brainwane: My smiling face, in front of a wall and a brown poster. (Default)
Spangled (142 words) by brainwane
Chapters: 1/1
Fandom: Captain America (Movies), The Avengers (Marvel Movies)
Rating: General Audiences
Warnings: No Archive Warnings Apply
Characters: Steve Rogers
Additional Tags: Astronomy, Wistful, Sonnets

In the 1940s, if you looked up from Brooklyn at night, you could see the stars.

I was showing my friend Elisa the "something doesn't smell right" thread and [community profile] cap_chronism, and she reminded me that also Steve Rogers would be surprised that he can't see the stars at night. So I wrote this sonnet.
brainwane: My smiling face, in front of a wall and a brown poster. (Default)
crossposted from Cogito, Ergo Sumana

I have been to WisCon three times (2009, 2010, 2011) and I am going again this year, yay! If you enjoy my writing, you might like WisCon, and -- especially if you've never tried it before -- you should consider joining me in Madison, Wisconsin, USA, May 22-25 (Memorial Day weekend).

Smart, funny conversations. Mary Anne Mohanraj and me at a past WisCon, photo by E. J. FischerSome of my best WisCon memories are of really funny panels (I enjoyed serving on the "Must Pleasures Be Guilty?" and "Imaginary Book Club" panels, and watching "Not Another Race Panel"). Some are of friendly semistructured interaction like the clothing swap at the Gathering on Friday afternoon. And some some are of formal and informal discussions where incisive people tossed around ideas that gave me new thoughts for the rest of the year. I expect to get all of that this year, and if you decide to come, I'll happily tell you which panels/panelists/parties/workshops/etc. look promising to me!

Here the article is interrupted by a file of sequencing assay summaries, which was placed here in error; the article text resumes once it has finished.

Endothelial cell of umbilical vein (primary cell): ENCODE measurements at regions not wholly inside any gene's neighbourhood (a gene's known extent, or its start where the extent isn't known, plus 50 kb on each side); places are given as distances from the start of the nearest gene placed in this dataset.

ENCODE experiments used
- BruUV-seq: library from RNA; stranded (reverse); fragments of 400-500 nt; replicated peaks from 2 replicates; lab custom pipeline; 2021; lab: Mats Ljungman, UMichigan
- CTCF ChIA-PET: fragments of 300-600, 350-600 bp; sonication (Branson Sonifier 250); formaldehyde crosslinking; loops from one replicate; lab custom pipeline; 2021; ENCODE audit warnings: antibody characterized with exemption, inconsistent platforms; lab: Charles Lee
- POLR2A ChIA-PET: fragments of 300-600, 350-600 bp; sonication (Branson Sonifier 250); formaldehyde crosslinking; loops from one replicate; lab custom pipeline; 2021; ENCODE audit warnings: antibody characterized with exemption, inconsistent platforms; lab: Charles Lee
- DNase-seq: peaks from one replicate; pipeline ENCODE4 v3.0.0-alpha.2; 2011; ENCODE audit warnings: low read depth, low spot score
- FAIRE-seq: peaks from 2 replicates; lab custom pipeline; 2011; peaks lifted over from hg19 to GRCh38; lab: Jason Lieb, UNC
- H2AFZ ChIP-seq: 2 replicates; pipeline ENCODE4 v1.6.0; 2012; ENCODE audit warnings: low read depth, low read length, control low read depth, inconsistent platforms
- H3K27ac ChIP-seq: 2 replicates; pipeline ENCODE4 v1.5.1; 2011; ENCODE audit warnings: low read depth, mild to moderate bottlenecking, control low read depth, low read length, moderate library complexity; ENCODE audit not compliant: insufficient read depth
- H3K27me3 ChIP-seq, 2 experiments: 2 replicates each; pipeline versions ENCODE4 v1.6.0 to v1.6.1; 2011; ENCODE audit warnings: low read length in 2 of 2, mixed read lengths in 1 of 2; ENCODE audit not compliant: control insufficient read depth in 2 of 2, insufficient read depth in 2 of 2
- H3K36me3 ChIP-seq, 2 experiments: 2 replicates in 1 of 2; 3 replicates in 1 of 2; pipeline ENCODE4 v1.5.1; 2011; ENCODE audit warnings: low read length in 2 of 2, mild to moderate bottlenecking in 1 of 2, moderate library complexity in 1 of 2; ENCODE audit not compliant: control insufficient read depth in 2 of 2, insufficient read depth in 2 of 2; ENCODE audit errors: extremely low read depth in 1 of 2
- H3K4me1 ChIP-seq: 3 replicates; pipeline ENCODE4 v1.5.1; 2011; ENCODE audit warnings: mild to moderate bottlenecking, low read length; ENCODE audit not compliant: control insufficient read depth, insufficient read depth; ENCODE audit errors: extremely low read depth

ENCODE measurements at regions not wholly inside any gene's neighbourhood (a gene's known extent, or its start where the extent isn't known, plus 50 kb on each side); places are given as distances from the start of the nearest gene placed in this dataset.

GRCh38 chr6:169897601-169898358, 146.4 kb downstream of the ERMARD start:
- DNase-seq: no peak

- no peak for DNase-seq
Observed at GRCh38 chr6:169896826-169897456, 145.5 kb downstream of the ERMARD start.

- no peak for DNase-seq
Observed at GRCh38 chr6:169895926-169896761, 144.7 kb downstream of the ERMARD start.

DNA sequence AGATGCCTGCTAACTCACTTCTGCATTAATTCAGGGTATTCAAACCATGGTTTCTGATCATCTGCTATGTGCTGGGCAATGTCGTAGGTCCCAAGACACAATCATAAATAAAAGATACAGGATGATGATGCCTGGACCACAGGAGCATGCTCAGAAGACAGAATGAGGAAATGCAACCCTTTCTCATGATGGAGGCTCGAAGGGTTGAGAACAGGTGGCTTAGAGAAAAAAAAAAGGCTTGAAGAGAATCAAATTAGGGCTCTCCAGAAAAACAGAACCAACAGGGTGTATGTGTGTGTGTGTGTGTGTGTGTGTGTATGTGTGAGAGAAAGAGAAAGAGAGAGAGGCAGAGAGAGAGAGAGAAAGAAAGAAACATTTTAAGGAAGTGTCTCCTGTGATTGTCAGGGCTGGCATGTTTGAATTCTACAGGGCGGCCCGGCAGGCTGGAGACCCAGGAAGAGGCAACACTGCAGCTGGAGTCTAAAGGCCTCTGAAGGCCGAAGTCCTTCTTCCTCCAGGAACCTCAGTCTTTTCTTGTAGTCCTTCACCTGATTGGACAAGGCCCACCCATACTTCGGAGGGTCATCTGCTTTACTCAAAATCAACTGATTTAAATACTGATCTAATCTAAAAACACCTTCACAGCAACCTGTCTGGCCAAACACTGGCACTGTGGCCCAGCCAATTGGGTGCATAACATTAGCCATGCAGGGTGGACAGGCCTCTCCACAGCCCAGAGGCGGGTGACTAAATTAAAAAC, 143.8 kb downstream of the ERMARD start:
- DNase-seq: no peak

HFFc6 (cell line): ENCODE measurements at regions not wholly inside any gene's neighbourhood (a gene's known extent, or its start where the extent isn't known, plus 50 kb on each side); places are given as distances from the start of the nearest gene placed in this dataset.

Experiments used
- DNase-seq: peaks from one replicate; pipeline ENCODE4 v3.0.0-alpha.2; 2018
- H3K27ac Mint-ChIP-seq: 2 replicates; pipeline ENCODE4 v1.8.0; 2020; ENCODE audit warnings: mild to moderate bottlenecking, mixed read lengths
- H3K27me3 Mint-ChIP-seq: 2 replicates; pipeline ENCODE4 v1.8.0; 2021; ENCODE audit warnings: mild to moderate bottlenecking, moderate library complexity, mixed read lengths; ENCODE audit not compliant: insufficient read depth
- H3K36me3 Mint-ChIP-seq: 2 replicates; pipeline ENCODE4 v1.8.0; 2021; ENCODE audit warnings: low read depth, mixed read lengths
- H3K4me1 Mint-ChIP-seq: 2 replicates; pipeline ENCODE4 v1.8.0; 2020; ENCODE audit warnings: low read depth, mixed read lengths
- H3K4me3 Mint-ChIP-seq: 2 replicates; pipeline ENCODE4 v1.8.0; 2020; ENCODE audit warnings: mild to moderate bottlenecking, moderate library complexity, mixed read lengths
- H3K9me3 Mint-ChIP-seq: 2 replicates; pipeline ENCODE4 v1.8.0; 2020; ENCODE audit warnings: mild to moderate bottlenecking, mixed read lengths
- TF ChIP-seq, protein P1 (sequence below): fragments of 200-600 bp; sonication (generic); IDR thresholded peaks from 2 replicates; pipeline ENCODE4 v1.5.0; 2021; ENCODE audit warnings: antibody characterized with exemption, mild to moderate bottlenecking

Relevant sessions. You can create a free account to look at programming signups and indicate your interest in attending -- the deadline is March 29. The programming committee does take those numbers (how many people demonstrate interest in attending something) into account when rejecting or scheduling specific sessions. And there's an Overflow/Spontaneous Programming (a.k.a. unconference) room throughout the convention -- for topics people want to discuss that aren't on the schedule -- where we can hold impromptu sessions about vidding, open source, self-directed learning....

Accessibility lane at WisCon, photo by sasha_feather, CC BY-NC-SAGreat accessibility. I especially love the Quiet Space to regroup, the free-flowing traffic lanes marked in the hall with blue tape, and the rule that speakers use microphones so the audience can hear better. They all help me enjoy the con more, and they help other attendees, which means I can enjoy their company. And overall, I find WisCon participants care about being intersectionally feminist and inclusive (example: discussion and renaming in the Floomp dance party). Sometimes folks make mistakes, as we all do, but we apologize, and fix it, and (although I know other people have had different experiences*) I trust in WisCon in the long term and am happy to recommend it to others, including people who have never been to a scifi con before. It was my first!